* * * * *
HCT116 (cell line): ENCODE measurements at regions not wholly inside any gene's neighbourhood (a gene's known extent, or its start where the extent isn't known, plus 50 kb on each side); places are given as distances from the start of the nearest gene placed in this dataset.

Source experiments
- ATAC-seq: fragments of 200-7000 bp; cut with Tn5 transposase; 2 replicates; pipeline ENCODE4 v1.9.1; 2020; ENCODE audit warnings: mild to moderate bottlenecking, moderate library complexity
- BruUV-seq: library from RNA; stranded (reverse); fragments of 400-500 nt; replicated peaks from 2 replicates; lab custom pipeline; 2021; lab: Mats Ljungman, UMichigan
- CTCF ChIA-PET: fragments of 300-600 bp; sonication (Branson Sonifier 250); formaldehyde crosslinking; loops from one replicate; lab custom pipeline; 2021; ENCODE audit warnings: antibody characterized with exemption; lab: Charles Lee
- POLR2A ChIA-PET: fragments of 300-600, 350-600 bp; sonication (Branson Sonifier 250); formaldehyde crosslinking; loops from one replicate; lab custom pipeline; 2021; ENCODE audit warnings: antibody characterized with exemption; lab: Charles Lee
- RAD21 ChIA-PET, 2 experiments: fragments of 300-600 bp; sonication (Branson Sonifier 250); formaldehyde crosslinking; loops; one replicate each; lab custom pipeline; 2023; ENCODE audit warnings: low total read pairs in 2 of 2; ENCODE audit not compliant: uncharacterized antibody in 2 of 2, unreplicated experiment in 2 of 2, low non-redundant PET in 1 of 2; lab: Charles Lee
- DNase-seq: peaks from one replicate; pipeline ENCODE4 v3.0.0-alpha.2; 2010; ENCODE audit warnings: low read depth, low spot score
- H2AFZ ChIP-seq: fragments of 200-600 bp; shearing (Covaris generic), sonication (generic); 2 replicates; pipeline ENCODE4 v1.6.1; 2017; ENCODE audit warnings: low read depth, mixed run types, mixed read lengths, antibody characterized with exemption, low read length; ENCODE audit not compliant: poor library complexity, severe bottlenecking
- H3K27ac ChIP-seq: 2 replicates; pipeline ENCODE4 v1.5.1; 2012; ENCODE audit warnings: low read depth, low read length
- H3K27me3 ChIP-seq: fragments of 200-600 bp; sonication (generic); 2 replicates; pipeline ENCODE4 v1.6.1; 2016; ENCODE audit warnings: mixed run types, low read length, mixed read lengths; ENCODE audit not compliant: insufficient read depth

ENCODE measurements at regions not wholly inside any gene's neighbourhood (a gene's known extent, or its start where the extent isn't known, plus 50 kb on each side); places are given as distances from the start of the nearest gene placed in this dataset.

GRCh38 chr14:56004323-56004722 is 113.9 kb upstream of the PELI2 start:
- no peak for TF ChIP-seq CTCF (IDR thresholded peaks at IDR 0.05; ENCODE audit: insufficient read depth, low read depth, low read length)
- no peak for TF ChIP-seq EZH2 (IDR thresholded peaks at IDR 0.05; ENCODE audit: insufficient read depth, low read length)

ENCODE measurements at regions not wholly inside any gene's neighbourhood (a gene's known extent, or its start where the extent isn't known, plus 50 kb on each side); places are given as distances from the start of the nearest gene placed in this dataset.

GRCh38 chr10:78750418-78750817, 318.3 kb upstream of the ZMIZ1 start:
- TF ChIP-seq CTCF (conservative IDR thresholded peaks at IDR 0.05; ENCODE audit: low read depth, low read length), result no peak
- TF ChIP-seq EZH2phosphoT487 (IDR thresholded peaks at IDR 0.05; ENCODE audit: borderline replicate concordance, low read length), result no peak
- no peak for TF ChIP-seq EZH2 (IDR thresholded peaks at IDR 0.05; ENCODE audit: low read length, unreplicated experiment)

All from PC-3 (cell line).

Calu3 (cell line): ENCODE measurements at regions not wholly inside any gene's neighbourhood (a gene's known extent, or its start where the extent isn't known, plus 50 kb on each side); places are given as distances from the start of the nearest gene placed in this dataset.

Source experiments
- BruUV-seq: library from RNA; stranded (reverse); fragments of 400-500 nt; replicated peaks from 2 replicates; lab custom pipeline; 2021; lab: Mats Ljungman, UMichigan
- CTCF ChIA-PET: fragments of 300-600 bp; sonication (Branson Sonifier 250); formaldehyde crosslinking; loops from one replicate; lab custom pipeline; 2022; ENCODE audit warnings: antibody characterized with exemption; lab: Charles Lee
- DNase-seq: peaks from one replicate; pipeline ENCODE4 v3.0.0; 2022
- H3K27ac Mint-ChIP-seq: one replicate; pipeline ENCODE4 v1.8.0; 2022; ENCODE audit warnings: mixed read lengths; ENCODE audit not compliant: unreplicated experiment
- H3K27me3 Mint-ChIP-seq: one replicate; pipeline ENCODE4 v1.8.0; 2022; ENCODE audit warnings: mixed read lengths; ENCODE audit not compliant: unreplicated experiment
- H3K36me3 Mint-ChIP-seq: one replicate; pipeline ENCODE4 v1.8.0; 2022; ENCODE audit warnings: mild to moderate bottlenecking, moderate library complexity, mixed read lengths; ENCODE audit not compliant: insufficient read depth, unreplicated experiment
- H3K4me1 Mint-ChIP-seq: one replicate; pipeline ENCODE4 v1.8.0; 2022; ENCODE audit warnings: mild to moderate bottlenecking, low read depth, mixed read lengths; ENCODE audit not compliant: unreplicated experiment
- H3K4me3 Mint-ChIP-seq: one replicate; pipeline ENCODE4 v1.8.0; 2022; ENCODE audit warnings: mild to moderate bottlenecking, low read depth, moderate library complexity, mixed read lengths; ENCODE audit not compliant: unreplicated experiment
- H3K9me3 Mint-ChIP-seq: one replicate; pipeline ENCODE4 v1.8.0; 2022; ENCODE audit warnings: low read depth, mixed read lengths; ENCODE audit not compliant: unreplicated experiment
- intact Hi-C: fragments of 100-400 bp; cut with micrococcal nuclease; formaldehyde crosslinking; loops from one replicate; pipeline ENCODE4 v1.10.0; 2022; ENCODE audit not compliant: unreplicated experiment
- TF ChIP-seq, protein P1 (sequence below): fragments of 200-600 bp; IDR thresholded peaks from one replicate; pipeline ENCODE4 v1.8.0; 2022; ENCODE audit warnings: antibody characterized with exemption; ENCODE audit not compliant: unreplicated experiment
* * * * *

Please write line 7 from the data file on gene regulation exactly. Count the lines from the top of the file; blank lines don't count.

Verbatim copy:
- RAD21 ChIA-PET, 2 experiments: fragments of 300-600 bp; sonication (Branson Sonifier 250); formaldehyde crosslinking; loops; one replicate each; lab custom pipeline; 2023; ENCODE audit warnings: low total read pairs in 2 of 2; ENCODE audit not compliant: uncharacterized antibody in 2 of 2, unreplicated experiment in 2 of 2, low non-redundant PET in 1 of 2; lab: Charles Lee